Wednesday, June 3, 2009

Needle In A Haystack: Identifying the best candidate for the job in a sea of applicants

by Shawn Boyer, CEO of

While the upside to a down economy might be the increasing size and quality of your applicant pool, identifying the best candidates – especially among hourly workers – can be an overwhelming task.

Time is of the essence. After all, the general lifespan of an hourly application is about 30 days. Beyond that, the application is likely “stale,” meaning that the candidate may have found a position, changed physical location or may have out-of-date contact information. That’s why it’s so important for hiring managers to keep their pipeline stocked, even when it seems like so many qualified people are looking for employment.

To combat an ever-increasing number of applications, HR professionals and hiring managers need to consider how to quickly identify the best candidates for the job. Every employer should include filtering practices in their overall hourly recruitment strategy, i.e. ways to “weed out” unqualified candidates.

Many struggle with the decision to hire someone over or under qualified for the position if the perfect candidate has not emerged. On one hand, the over-qualified applicant may bring valuable skills and expertise to the team, but he or she may soon walk away for a higher-level position somewhere else. On the other, taking on someone with a major learning curve could require extra training time and slow the rest of the staff down. In the end, you want the best candidate for the job, which is why it’s so important to refine your criteria.

To screen for the right candidates during the application process, you must ask the right questions that pertain to your retail business, a step that will require a bit of work on the front end. You’ll want to develop a combination of assessment questions that are specific enough to identify the qualities you are looking for in a candidate and broad enough to offer you a range of applicants. Done the right way, you’ll also eliminate candidates who simply are not a good fit.

The basic questions:
1. What experience level does someone need for a given position? (If you are hiring for a sales associate, you may want to require a year or two of customer service or sales experience.)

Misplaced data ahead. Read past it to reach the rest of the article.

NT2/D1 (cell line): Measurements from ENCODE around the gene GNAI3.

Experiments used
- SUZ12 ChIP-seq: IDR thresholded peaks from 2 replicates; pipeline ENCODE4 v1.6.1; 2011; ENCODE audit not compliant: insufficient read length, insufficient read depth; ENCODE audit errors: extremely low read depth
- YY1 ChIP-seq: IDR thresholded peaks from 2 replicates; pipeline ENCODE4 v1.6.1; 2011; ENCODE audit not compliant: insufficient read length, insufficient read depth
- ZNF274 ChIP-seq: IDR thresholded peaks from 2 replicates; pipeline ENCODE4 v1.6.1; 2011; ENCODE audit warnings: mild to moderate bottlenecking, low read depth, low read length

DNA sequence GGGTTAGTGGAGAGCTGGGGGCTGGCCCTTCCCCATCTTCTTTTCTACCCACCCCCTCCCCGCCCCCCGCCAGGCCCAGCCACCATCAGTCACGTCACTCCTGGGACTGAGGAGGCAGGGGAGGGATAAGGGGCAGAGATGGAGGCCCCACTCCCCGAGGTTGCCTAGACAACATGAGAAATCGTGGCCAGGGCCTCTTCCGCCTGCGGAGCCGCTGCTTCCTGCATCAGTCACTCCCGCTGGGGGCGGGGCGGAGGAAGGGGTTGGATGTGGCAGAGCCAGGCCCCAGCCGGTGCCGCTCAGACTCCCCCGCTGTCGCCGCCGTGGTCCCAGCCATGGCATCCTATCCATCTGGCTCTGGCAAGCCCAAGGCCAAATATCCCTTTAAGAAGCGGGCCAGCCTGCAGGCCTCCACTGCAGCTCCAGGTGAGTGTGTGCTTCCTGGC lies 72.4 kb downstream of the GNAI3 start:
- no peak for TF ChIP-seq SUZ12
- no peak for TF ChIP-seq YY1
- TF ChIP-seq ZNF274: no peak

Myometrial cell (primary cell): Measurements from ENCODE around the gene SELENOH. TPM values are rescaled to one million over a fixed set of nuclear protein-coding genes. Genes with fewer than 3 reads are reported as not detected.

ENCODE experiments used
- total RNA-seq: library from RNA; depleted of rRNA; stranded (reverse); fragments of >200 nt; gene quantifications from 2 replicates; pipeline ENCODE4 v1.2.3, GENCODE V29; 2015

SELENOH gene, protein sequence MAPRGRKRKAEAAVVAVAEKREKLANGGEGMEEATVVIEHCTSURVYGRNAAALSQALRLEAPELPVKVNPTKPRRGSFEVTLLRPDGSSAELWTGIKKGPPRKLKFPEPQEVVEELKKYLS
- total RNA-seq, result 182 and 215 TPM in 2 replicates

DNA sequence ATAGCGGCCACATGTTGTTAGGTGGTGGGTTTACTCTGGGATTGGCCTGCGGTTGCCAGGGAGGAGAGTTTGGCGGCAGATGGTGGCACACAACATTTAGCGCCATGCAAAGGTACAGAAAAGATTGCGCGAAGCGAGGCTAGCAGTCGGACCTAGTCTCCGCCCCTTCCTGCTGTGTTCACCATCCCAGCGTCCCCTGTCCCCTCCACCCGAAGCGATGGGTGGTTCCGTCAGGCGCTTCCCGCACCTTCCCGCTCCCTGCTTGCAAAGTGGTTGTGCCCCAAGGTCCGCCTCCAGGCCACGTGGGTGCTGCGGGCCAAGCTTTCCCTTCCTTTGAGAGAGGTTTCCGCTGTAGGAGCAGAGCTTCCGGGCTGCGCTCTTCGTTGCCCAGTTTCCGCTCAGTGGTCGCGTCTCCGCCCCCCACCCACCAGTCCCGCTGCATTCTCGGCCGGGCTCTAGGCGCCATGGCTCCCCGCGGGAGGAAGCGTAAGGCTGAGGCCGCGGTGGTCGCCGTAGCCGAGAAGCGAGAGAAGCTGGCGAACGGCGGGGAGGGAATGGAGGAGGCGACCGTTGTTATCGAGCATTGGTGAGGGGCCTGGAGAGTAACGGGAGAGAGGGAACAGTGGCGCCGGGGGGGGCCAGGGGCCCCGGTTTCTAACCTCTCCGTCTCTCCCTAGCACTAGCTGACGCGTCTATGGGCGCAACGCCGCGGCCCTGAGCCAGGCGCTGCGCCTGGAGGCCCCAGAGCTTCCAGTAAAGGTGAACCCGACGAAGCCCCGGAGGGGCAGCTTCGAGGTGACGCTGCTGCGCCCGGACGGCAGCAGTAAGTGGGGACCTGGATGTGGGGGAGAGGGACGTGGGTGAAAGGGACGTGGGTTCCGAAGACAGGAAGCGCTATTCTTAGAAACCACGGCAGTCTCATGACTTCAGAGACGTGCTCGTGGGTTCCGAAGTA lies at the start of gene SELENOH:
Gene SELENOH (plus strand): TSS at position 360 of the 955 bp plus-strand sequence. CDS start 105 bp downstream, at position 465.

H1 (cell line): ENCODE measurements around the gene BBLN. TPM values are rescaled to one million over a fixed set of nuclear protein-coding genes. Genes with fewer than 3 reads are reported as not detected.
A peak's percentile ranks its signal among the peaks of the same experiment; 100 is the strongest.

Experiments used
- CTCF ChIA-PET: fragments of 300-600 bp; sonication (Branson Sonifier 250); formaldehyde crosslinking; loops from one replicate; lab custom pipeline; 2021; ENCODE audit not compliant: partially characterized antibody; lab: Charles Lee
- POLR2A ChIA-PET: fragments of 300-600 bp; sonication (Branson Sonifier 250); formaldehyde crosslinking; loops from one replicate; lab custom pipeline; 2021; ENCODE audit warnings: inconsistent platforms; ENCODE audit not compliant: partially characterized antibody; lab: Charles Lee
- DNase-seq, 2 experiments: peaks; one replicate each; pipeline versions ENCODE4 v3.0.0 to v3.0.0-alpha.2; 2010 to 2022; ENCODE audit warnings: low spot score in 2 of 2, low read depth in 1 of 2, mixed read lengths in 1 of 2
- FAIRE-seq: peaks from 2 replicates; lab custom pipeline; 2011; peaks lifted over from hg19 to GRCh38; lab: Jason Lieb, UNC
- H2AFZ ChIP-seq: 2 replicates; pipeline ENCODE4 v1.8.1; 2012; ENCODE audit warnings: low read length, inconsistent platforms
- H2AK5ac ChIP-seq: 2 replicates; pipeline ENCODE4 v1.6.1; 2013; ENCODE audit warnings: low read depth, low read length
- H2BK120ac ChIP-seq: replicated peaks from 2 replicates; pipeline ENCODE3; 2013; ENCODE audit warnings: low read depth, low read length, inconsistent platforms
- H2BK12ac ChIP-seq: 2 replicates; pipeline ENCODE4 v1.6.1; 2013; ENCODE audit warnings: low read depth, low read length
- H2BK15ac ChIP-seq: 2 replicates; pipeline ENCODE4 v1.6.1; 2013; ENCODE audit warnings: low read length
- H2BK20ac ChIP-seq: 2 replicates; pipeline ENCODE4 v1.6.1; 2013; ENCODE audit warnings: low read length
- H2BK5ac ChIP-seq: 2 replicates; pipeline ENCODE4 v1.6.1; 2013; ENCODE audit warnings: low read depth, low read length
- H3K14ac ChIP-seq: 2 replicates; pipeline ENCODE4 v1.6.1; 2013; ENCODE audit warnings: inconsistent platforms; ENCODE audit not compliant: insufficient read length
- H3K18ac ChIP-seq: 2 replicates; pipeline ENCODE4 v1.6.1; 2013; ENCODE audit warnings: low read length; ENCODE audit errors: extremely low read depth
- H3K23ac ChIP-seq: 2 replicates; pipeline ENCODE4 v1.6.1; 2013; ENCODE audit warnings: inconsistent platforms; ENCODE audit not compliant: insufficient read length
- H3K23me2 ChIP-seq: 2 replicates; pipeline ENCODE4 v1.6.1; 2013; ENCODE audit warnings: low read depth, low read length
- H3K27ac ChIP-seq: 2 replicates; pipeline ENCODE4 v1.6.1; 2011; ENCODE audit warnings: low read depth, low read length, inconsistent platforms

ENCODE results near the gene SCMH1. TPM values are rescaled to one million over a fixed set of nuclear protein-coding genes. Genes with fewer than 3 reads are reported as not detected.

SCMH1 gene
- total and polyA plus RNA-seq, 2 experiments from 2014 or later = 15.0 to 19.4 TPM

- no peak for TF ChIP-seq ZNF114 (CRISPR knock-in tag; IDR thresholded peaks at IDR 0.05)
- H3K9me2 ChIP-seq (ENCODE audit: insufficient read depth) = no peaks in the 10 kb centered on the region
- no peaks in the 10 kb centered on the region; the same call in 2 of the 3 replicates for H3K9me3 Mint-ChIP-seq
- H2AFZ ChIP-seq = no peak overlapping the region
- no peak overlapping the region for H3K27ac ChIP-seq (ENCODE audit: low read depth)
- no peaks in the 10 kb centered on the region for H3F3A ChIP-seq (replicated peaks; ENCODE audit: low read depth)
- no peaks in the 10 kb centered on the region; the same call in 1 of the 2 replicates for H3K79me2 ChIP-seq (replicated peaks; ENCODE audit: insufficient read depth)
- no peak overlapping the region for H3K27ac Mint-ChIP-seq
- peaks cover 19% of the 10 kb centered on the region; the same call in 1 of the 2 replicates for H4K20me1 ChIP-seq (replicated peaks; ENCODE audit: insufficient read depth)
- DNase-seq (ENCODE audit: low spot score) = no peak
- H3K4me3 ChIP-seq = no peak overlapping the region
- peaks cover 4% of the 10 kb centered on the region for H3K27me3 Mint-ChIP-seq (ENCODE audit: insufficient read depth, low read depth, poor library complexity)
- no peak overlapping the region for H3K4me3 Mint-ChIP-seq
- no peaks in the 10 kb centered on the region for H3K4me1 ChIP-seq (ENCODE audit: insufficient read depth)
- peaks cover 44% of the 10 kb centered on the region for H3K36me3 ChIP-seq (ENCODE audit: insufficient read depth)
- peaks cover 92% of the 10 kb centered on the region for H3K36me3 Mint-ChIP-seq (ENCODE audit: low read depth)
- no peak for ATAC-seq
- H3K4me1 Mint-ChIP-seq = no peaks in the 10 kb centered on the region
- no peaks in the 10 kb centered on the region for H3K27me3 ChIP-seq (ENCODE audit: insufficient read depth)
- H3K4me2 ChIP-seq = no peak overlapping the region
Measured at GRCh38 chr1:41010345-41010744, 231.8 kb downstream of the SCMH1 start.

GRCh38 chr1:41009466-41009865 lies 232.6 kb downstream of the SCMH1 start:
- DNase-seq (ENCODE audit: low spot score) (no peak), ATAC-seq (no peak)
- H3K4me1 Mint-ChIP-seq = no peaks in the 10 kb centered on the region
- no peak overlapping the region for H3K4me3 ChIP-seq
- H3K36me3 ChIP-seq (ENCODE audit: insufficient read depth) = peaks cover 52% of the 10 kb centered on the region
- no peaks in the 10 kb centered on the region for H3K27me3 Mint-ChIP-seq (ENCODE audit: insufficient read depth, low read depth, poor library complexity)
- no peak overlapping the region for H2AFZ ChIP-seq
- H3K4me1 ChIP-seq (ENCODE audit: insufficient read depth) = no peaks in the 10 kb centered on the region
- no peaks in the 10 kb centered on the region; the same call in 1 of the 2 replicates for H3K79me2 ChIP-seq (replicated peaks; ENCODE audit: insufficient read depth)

2. Are there industry-specific concerns to address? (A friendly and knowledgeable staff is absolutely critical for any retail business.)
3. What kind of applicant is needed for the culture/atmosphere you foster? (For example, an outgoing personality goes a long way when dealing with customer inquiries.)
4. From a logistical standpoint, do you need to consider a candidate’s availability to work a certain shift? (Applicants for your freight associate position should be available to work nights or early mornings when your shipments come in).

More sophisticated options may include questions about what the candidate wants from the job? (Are they realistic about expectations? Will they leave too quickly for what you need?)

Some job sites can be helpful in screening applicants ahead of time, allowing you to interview only the best candidates. At, we usually offer our clients a 60-day pilot program to test filtering questions and adjust as necessary. For example, if a manager is getting too many applications, we may add one or more filtering questions so that applications that do not provide the desired answers will not be sent to the client, thereby reducing applicant overflow. And if applications are too few, we will strip away questions to broaden the field. (Of course, we always allow hiring managers to view all applications that have been collected, even if some had originally been filtered).

Simple steps like coming up with the right mix of questions will save your company time and money in the long run. Filtering will dramatically reduce fruitless interviews with ill-suited applicants and will allow you to focus on what’s most important: running the business.

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